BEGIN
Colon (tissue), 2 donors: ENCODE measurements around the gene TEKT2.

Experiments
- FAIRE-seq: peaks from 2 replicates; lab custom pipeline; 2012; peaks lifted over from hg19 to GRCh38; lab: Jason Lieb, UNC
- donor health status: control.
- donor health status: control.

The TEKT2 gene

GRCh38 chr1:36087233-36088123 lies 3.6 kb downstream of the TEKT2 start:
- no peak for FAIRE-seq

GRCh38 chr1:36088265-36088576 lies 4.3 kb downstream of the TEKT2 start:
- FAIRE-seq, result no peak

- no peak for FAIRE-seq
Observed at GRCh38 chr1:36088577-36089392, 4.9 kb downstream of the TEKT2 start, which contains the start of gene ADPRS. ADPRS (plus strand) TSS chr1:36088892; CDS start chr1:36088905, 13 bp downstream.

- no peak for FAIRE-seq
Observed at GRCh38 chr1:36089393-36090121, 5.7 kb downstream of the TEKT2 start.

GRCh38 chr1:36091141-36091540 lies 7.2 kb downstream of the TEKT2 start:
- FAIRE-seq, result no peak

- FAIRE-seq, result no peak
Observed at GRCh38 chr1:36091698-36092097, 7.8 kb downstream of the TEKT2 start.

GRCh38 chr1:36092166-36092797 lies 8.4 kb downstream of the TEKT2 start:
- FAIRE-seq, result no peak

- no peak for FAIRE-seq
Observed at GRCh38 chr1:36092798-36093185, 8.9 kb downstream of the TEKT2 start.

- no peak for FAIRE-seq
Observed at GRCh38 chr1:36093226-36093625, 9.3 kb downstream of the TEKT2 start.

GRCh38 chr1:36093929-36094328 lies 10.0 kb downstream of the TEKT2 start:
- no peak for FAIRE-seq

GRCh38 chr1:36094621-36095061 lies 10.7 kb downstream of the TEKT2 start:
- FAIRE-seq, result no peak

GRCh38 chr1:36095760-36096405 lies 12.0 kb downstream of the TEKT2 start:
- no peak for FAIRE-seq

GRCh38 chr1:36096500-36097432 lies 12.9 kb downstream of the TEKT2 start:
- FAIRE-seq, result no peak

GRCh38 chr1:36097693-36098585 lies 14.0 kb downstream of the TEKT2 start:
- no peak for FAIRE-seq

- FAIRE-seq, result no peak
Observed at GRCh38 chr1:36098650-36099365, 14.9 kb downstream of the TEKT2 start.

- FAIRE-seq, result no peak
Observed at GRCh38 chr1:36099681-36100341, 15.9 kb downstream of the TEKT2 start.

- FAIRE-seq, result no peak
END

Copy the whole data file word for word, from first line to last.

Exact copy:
Colon (tissue), 2 donors: ENCODE measurements around the gene TEKT2.

Experiments
- FAIRE-seq: peaks from 2 replicates; lab custom pipeline; 2012; peaks lifted over from hg19 to GRCh38; lab: Jason Lieb, UNC
- donor health status: control.
- donor health status: control.

The TEKT2 gene

GRCh38 chr1:36087233-36088123 lies 3.6 kb downstream of the TEKT2 start:
- no peak for FAIRE-seq

GRCh38 chr1:36088265-36088576 lies 4.3 kb downstream of the TEKT2 start:
- FAIRE-seq, result no peak

- no peak for FAIRE-seq
Observed at GRCh38 chr1:36088577-36089392, 4.9 kb downstream of the TEKT2 start, which contains the start of gene ADPRS. ADPRS (plus strand) TSS chr1:36088892; CDS start chr1:36088905, 13 bp downstream.

- no peak for FAIRE-seq
Observed at GRCh38 chr1:36089393-36090121, 5.7 kb downstream of the TEKT2 start.

GRCh38 chr1:36091141-36091540 lies 7.2 kb downstream of the TEKT2 start:
- FAIRE-seq, result no peak

- FAIRE-seq, result no peak
Observed at GRCh38 chr1:36091698-36092097, 7.8 kb downstream of the TEKT2 start.

GRCh38 chr1:36092166-36092797 lies 8.4 kb downstream of the TEKT2 start:
- FAIRE-seq, result no peak

- no peak for FAIRE-seq
Observed at GRCh38 chr1:36092798-36093185, 8.9 kb downstream of the TEKT2 start.

- no peak for FAIRE-seq
Observed at GRCh38 chr1:36093226-36093625, 9.3 kb downstream of the TEKT2 start.

GRCh38 chr1:36093929-36094328 lies 10.0 kb downstream of the TEKT2 start:
- no peak for FAIRE-seq

GRCh38 chr1:36094621-36095061 lies 10.7 kb downstream of the TEKT2 start:
- FAIRE-seq, result no peak

GRCh38 chr1:36095760-36096405 lies 12.0 kb downstream of the TEKT2 start:
- no peak for FAIRE-seq

GRCh38 chr1:36096500-36097432 lies 12.9 kb downstream of the TEKT2 start:
- FAIRE-seq, result no peak

GRCh38 chr1:36097693-36098585 lies 14.0 kb downstream of the TEKT2 start:
- no peak for FAIRE-seq

- FAIRE-seq, result no peak
Observed at GRCh38 chr1:36098650-36099365, 14.9 kb downstream of the TEKT2 start.

- FAIRE-seq, result no peak
Observed at GRCh38 chr1:36099681-36100341, 15.9 kb downstream of the TEKT2 start.

- FAIRE-seq, result no peak